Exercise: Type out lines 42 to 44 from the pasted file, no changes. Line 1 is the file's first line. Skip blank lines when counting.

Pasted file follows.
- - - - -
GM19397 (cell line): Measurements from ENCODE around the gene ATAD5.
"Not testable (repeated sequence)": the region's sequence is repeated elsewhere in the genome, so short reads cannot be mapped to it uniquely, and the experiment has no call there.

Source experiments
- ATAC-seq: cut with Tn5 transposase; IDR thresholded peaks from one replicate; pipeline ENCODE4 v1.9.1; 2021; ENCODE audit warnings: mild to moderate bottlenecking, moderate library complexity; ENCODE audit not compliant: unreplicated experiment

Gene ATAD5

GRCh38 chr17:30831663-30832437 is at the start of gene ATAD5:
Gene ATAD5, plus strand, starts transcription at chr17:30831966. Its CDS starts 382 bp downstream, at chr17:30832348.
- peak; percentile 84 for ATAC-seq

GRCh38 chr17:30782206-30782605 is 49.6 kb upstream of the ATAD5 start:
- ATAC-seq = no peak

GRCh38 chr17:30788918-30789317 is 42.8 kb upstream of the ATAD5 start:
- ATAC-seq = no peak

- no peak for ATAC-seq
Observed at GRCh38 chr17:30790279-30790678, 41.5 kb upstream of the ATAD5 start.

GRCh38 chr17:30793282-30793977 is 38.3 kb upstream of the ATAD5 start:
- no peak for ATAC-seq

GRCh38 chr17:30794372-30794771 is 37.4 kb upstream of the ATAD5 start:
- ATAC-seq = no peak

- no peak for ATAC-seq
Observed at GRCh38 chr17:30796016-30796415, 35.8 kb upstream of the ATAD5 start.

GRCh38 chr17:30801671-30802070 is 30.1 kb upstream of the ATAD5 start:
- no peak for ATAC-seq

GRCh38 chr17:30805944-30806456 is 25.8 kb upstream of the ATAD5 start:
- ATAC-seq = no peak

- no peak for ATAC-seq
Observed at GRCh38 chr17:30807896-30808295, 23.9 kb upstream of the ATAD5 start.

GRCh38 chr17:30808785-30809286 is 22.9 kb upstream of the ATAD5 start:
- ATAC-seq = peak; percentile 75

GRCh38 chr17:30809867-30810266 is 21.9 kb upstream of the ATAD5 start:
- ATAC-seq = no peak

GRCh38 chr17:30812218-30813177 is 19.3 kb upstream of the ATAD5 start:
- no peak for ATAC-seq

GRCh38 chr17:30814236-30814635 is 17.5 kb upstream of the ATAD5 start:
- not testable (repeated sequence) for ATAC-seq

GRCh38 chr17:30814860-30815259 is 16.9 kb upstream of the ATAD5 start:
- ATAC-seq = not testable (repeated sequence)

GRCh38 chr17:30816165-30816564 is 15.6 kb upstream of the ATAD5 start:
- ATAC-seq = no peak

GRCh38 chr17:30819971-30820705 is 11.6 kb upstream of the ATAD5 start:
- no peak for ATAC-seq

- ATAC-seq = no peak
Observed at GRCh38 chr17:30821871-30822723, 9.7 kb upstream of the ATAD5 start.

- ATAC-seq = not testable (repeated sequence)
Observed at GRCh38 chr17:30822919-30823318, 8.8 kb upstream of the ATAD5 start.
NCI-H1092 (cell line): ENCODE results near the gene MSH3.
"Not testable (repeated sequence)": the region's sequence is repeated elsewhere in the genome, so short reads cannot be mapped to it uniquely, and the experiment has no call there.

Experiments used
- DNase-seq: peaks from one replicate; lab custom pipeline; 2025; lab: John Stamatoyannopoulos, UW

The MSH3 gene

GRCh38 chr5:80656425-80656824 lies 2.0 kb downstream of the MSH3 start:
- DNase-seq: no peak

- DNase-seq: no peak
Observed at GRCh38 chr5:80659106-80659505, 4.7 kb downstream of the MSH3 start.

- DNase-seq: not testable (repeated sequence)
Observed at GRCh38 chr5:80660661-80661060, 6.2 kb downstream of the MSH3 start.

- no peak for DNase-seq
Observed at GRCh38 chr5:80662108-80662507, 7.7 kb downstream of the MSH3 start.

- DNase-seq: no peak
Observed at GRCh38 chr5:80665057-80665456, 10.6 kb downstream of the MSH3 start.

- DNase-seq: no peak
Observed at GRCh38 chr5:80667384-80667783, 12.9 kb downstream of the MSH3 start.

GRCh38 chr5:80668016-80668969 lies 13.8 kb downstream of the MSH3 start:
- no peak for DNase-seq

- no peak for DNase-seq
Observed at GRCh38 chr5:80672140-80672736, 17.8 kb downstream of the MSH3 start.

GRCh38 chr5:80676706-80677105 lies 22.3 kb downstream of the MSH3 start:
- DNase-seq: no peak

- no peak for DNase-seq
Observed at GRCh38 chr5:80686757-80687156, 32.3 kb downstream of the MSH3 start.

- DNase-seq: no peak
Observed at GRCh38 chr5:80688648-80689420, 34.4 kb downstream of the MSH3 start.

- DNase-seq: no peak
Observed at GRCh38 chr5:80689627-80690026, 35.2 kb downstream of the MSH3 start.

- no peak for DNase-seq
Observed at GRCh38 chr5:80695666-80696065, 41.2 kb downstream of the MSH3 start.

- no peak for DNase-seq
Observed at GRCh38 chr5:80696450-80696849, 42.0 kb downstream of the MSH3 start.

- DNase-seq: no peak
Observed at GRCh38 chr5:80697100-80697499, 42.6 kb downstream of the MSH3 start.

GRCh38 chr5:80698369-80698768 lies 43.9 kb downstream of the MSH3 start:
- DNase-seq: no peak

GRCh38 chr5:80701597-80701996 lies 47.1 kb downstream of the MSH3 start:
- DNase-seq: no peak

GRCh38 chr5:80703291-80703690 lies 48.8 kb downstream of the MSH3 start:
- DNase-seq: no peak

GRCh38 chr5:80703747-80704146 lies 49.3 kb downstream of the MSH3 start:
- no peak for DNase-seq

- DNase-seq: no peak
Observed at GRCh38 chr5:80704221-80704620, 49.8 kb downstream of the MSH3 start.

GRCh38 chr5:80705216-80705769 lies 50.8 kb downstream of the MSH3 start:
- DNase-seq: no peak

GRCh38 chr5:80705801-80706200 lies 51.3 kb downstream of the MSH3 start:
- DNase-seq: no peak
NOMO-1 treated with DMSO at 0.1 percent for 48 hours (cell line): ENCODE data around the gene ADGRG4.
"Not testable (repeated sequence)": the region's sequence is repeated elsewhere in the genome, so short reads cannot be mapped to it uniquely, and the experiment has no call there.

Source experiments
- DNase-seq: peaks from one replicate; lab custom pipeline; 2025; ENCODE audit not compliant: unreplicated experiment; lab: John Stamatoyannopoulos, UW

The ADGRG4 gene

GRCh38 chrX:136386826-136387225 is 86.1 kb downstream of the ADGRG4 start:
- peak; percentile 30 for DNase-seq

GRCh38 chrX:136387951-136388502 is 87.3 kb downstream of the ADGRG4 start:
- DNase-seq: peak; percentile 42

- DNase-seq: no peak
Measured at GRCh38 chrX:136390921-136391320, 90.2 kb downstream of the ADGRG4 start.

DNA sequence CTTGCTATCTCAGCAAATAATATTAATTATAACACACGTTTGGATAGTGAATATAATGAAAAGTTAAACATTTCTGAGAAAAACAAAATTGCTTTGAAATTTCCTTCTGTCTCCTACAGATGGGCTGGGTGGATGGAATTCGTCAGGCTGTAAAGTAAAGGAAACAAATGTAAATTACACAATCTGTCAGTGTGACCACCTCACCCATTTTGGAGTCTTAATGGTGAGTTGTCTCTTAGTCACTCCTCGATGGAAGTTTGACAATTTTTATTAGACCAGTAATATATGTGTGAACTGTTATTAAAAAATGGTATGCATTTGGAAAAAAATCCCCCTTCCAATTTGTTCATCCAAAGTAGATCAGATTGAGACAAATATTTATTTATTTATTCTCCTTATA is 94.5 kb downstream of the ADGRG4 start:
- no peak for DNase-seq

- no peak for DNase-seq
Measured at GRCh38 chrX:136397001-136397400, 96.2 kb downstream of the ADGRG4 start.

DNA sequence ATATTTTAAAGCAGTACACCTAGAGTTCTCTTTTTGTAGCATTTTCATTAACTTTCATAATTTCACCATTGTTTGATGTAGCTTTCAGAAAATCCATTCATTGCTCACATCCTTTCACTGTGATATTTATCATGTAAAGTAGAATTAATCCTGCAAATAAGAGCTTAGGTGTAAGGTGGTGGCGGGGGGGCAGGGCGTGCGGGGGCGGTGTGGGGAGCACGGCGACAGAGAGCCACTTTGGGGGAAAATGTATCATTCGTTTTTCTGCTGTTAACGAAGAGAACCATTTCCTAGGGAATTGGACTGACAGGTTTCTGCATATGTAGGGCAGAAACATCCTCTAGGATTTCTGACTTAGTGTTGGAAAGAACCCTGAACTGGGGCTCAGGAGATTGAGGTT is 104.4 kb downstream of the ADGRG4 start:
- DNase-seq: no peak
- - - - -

Observed at GRCh38 chr17:30821871-30822723, 9.7 kb upstream of the ATAD5 start.

- ATAC-seq = not testable (repeated sequence)
Observed at GRCh38 chr17:30822919-30823318, 8.8 kb upstream of the ATAD5 start.